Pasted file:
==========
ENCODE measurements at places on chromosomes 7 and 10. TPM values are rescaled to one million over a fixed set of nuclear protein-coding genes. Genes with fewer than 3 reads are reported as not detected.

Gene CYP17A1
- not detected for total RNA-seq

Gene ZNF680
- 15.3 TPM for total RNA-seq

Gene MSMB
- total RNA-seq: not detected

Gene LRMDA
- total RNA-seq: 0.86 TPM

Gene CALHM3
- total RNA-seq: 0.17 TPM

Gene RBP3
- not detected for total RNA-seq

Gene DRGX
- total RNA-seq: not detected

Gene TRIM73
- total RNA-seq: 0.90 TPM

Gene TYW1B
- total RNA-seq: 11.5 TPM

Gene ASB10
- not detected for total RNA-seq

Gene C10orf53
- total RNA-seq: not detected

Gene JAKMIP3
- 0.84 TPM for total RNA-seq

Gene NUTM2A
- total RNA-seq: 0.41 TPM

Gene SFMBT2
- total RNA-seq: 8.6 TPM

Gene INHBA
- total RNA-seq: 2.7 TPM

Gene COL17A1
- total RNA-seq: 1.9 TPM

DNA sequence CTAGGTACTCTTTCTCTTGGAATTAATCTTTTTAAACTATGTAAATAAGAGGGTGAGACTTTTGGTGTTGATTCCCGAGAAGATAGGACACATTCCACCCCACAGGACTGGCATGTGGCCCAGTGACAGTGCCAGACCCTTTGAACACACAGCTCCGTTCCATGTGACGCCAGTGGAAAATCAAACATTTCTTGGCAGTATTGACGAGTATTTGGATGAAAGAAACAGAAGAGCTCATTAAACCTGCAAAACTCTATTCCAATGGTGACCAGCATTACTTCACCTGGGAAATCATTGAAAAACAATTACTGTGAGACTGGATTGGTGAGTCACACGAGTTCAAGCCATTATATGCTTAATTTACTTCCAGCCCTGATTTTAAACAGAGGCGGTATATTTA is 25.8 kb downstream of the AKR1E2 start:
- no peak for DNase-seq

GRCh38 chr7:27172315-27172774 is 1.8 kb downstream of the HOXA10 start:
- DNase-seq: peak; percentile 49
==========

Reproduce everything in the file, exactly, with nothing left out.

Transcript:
ENCODE measurements at places on chromosomes 7 and 10. TPM values are rescaled to one million over a fixed set of nuclear protein-coding genes. Genes with fewer than 3 reads are reported as not detected.

Gene CYP17A1
- not detected for total RNA-seq

Gene ZNF680
- 15.3 TPM for total RNA-seq

Gene MSMB
- total RNA-seq: not detected

Gene LRMDA
- total RNA-seq: 0.86 TPM

Gene CALHM3
- total RNA-seq: 0.17 TPM

Gene RBP3
- not detected for total RNA-seq

Gene DRGX
- total RNA-seq: not detected

Gene TRIM73
- total RNA-seq: 0.90 TPM

Gene TYW1B
- total RNA-seq: 11.5 TPM

Gene ASB10
- not detected for total RNA-seq

Gene C10orf53
- total RNA-seq: not detected

Gene JAKMIP3
- 0.84 TPM for total RNA-seq

Gene NUTM2A
- total RNA-seq: 0.41 TPM

Gene SFMBT2
- total RNA-seq: 8.6 TPM

Gene INHBA
- total RNA-seq: 2.7 TPM

Gene COL17A1
- total RNA-seq: 1.9 TPM

DNA sequence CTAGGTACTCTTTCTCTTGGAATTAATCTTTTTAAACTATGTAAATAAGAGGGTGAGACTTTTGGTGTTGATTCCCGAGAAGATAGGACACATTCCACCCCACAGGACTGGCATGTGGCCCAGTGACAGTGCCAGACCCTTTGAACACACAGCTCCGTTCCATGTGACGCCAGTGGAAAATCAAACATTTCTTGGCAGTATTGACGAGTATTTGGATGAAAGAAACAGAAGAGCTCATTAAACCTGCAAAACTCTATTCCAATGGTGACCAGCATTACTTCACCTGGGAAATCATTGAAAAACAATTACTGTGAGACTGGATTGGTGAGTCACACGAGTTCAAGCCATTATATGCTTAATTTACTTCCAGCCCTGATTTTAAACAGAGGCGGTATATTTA is 25.8 kb downstream of the AKR1E2 start:
- no peak for DNase-seq

GRCh38 chr7:27172315-27172774 is 1.8 kb downstream of the HOXA10 start:
- DNase-seq: peak; percentile 49